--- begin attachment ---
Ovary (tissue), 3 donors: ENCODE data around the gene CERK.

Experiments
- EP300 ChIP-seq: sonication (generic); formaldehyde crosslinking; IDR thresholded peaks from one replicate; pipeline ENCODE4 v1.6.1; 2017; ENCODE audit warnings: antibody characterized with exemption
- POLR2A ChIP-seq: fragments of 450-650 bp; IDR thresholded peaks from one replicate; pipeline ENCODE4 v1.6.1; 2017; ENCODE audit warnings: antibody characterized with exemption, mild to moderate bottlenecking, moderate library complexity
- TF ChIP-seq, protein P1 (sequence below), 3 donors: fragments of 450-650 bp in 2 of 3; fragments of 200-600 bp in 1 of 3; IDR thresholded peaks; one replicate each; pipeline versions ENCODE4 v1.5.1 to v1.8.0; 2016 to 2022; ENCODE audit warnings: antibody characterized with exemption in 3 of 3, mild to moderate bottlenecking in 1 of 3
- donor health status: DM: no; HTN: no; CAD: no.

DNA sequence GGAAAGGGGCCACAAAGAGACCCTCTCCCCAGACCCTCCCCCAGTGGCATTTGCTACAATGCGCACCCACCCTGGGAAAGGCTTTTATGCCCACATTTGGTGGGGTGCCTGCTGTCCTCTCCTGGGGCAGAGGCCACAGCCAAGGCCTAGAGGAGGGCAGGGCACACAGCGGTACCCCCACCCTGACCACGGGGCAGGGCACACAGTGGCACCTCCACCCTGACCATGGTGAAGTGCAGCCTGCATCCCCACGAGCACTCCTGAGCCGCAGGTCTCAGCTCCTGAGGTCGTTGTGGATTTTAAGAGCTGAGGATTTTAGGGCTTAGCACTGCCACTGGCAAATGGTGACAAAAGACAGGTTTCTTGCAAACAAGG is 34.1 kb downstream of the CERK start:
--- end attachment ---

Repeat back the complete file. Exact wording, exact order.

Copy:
Ovary (tissue), 3 donors: ENCODE data around the gene CERK.

Experiments
- EP300 ChIP-seq: sonication (generic); formaldehyde crosslinking; IDR thresholded peaks from one replicate; pipeline ENCODE4 v1.6.1; 2017; ENCODE audit warnings: antibody characterized with exemption
- POLR2A ChIP-seq: fragments of 450-650 bp; IDR thresholded peaks from one replicate; pipeline ENCODE4 v1.6.1; 2017; ENCODE audit warnings: antibody characterized with exemption, mild to moderate bottlenecking, moderate library complexity
- TF ChIP-seq, protein P1 (sequence below), 3 donors: fragments of 450-650 bp in 2 of 3; fragments of 200-600 bp in 1 of 3; IDR thresholded peaks; one replicate each; pipeline versions ENCODE4 v1.5.1 to v1.8.0; 2016 to 2022; ENCODE audit warnings: antibody characterized with exemption in 3 of 3, mild to moderate bottlenecking in 1 of 3
- donor health status: DM: no; HTN: no; CAD: no.

DNA sequence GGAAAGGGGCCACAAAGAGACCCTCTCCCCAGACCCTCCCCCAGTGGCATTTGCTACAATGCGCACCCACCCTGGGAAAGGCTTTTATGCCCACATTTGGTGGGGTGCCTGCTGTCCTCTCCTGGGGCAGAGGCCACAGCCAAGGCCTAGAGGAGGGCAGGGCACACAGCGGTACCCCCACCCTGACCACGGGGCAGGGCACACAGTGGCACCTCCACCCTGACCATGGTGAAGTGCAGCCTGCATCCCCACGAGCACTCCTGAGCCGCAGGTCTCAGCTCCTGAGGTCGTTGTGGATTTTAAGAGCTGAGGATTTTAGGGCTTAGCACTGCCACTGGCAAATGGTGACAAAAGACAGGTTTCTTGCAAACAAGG is 34.1 kb downstream of the CERK start: